Learning by Doing vs. Learning About Match Quality: Can We Tell Them Apart?
Understanding the accumulation of match-specific capital is crucial in shedding light on the reasons for the prevalence of long-term employment relationships and on the welfare consequences of turnover in the labour market. One of the most important sources of match-specific capital is human capital acquired through match-specific learning. Such learning can take on two distinct forms. In the first case, workers accumulate match-specific human capital through learning by doing. In the second case, a worker and a firm in an employment relationship learn about the quality of the match over time, thereby acquiring valuable information. I construct a structural model that embeds these two learning explanations and show that it is possible to distinguish the two by using turnover data on employing firms coupled with data on workers. I use a French matched employer—employee data-set to estimate the structural model using the Efficient Method of Moments, a simulation-based estimation method. I find that, while learning by doing may be present during the first six months of an employment relationship, learning about match quality dominates at longer tenures. This finding has important consequences for the understanding of the sources of match-specific capital and for the desirability of policies that alter the incentives for turnover for workers of different tenure. Copyright 2007, Wiley-Blackwell.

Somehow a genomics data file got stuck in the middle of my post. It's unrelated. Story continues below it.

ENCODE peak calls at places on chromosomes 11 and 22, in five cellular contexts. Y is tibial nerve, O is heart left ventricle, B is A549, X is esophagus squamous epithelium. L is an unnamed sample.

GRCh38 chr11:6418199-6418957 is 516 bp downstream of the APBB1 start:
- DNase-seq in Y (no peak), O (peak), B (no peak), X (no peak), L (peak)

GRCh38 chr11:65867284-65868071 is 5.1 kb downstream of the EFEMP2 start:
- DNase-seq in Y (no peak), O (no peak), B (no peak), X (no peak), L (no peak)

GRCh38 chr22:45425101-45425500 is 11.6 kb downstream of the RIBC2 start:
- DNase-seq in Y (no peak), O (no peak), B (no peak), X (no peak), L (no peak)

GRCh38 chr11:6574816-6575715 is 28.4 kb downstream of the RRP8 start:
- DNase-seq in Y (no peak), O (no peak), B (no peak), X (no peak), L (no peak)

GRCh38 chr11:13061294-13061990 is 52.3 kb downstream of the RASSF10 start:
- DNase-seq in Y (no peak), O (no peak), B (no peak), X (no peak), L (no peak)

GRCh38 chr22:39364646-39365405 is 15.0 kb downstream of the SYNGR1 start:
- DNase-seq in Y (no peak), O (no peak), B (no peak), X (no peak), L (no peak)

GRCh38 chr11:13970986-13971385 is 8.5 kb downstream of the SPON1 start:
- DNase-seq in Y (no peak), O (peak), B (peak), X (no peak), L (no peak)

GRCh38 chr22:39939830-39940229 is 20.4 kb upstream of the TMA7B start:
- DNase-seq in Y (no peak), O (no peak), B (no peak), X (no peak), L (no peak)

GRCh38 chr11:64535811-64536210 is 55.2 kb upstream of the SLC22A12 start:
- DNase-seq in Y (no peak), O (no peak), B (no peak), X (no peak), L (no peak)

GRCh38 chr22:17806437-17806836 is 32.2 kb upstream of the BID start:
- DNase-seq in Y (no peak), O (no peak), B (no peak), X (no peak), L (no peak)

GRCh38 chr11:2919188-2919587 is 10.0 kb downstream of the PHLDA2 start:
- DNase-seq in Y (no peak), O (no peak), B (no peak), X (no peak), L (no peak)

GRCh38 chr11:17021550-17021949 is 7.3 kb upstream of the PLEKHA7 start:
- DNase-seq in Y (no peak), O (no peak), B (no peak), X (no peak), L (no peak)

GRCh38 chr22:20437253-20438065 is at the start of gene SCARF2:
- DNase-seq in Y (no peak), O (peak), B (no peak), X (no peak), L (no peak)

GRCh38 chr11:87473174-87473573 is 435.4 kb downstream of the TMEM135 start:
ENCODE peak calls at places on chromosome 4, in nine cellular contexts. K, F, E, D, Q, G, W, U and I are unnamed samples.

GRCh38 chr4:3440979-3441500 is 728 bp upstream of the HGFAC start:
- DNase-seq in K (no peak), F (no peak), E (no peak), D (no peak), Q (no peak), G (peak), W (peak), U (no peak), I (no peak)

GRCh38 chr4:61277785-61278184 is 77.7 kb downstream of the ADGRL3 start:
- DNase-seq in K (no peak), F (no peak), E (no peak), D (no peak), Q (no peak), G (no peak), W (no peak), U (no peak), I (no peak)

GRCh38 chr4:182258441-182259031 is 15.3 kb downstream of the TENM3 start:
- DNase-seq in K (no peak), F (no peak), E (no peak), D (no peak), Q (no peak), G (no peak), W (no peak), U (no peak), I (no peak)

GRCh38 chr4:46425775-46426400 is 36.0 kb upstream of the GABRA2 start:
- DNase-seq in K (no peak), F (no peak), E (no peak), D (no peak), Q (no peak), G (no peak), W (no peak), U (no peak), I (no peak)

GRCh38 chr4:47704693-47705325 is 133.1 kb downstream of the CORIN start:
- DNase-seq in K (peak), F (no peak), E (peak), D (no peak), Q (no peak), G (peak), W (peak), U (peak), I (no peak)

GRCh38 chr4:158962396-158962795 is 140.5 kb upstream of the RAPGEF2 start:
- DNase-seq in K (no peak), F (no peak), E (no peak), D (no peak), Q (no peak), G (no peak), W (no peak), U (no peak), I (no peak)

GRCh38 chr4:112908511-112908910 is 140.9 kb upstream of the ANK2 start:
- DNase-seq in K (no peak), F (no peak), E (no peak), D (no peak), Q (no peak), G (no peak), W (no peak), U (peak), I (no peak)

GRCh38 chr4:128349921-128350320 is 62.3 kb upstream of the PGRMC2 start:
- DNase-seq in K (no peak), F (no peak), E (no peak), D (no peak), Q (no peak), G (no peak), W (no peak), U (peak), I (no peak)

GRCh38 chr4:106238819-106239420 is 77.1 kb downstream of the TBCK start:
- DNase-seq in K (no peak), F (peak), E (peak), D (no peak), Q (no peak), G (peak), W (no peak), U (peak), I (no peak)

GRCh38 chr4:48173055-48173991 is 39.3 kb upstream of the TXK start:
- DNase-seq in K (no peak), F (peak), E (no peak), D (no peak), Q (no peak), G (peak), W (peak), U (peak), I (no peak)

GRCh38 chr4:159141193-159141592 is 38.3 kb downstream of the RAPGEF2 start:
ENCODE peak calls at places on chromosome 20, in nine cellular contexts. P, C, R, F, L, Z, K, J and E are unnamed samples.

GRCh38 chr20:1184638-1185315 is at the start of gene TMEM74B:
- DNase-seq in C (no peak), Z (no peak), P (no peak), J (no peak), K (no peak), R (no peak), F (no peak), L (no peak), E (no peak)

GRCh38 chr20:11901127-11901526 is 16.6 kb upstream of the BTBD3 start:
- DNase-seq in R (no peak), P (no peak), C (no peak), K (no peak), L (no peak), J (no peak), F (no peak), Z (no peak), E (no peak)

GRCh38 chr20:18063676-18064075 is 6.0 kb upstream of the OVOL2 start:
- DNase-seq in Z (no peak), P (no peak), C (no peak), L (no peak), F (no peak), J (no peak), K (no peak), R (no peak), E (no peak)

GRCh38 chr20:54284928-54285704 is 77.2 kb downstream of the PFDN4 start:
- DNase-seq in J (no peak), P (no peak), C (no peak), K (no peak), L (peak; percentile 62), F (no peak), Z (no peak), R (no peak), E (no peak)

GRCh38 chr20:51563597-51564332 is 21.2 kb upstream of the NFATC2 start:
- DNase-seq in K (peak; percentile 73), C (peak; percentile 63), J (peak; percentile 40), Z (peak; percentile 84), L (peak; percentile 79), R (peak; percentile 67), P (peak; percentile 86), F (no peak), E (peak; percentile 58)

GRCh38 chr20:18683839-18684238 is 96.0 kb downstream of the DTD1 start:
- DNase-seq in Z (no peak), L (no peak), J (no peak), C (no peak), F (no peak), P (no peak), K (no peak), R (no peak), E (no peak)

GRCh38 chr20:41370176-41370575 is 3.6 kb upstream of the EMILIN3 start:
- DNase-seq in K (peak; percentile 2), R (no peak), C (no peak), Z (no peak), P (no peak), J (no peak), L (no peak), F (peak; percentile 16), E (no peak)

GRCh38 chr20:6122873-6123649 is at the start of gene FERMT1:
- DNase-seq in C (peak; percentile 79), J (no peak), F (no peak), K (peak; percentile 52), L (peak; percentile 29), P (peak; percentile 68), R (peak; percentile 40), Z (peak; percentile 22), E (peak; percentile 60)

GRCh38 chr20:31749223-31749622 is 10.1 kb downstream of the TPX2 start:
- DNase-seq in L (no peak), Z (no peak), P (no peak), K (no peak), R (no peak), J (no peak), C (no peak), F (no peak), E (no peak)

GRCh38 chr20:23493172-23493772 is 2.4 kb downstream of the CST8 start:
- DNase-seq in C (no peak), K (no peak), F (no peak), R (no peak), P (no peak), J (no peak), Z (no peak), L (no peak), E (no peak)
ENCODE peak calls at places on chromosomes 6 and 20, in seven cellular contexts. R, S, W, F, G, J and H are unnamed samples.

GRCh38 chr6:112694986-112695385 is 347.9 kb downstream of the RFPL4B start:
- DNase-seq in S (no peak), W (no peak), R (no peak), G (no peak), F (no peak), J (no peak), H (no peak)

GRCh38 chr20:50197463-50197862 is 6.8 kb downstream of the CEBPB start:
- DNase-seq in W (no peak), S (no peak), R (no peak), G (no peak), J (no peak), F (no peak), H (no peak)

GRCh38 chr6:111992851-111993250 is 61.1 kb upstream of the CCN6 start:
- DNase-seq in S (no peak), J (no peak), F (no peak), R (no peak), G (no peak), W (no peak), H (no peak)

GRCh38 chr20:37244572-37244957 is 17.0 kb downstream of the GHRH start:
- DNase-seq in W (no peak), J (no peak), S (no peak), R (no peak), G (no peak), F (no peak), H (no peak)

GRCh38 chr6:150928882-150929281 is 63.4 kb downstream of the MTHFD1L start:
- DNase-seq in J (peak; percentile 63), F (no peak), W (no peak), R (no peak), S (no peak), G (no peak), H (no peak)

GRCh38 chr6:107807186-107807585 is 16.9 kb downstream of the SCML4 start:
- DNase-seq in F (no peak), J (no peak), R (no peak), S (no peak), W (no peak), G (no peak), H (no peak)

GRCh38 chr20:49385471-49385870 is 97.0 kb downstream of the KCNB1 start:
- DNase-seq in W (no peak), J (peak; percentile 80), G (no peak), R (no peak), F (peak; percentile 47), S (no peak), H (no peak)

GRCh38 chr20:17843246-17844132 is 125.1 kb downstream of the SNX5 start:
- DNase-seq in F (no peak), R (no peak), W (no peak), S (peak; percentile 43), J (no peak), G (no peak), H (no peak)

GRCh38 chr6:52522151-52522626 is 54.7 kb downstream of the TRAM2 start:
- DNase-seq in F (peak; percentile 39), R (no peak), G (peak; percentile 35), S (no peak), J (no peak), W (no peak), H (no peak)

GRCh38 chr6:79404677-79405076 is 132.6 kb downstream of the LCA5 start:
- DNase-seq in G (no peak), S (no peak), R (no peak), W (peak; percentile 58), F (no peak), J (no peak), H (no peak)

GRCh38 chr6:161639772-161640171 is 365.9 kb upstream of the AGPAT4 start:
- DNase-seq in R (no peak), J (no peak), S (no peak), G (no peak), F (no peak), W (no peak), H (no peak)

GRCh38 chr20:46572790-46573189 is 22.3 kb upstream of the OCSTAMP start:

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Volume (Year): 74 (2007)
Issue (Month): 2 ()
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